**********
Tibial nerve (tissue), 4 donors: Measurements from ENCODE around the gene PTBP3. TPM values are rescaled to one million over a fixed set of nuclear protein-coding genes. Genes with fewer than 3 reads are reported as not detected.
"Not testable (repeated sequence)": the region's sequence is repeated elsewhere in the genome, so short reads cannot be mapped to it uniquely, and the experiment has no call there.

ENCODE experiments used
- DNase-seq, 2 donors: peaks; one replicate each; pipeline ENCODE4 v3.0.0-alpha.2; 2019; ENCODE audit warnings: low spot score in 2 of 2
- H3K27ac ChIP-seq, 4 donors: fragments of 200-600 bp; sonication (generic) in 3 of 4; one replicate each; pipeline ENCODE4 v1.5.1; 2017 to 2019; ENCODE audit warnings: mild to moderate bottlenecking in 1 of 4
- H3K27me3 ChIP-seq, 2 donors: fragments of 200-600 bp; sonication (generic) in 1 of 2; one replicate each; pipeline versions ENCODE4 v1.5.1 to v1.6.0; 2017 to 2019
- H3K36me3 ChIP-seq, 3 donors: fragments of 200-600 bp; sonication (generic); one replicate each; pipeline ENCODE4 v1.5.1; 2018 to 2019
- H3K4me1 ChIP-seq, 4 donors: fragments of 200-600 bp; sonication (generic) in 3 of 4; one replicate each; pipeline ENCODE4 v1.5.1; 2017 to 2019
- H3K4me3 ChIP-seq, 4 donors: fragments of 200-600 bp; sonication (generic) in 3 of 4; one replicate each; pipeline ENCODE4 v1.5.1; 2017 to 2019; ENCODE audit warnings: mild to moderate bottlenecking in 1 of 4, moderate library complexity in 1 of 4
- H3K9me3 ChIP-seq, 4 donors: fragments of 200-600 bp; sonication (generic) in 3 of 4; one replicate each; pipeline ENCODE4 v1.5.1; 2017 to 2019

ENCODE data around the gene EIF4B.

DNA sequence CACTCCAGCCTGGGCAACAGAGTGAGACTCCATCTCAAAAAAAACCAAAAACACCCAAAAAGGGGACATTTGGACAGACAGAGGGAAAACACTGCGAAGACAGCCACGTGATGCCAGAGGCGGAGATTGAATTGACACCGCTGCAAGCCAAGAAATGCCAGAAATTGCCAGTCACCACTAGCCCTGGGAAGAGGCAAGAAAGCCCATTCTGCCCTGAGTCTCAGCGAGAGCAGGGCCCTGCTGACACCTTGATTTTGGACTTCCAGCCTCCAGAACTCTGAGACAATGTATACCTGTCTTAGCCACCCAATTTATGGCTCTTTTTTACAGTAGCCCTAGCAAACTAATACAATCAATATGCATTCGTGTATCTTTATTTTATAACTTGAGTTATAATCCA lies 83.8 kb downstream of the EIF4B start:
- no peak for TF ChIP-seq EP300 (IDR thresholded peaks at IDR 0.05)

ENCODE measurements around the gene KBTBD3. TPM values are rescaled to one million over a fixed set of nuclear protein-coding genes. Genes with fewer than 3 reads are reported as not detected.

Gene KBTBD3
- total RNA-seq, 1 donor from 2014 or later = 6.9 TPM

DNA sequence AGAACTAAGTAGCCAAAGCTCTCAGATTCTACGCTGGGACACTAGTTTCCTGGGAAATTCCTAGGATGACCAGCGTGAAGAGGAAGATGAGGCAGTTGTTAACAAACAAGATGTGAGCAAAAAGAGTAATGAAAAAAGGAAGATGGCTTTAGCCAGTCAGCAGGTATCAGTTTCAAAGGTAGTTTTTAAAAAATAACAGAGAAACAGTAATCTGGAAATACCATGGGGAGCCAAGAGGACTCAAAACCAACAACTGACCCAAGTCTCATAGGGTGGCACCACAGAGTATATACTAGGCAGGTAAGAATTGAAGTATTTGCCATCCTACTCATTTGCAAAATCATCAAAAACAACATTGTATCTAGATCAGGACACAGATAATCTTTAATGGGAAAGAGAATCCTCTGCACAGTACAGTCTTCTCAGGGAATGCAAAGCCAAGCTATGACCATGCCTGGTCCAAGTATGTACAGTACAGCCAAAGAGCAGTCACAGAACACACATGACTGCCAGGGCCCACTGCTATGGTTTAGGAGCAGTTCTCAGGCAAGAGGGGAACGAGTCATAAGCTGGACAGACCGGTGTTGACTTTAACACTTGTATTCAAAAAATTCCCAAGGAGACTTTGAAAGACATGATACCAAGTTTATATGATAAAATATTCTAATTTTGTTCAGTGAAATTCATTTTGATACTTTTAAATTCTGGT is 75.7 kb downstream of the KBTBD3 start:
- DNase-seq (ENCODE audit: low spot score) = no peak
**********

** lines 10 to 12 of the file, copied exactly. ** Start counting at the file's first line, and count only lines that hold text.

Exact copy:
- H3K9me3 ChIP-seq, 4 donors: fragments of 200-600 bp; sonication (generic) in 3 of 4; one replicate each; pipeline ENCODE4 v1.5.1; 2017 to 2019

ENCODE data around the gene EIF4B.

DNA sequence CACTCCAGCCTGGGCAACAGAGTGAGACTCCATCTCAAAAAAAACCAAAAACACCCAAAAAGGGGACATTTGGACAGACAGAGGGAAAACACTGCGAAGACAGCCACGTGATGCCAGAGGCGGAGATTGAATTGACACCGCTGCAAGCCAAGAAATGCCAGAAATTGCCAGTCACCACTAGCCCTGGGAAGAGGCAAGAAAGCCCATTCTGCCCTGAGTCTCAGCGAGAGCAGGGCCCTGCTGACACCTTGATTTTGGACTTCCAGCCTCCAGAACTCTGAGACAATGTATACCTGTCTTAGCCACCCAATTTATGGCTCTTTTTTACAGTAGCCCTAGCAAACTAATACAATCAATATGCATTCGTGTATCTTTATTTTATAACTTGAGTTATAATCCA lies 83.8 kb downstream of the EIF4B start: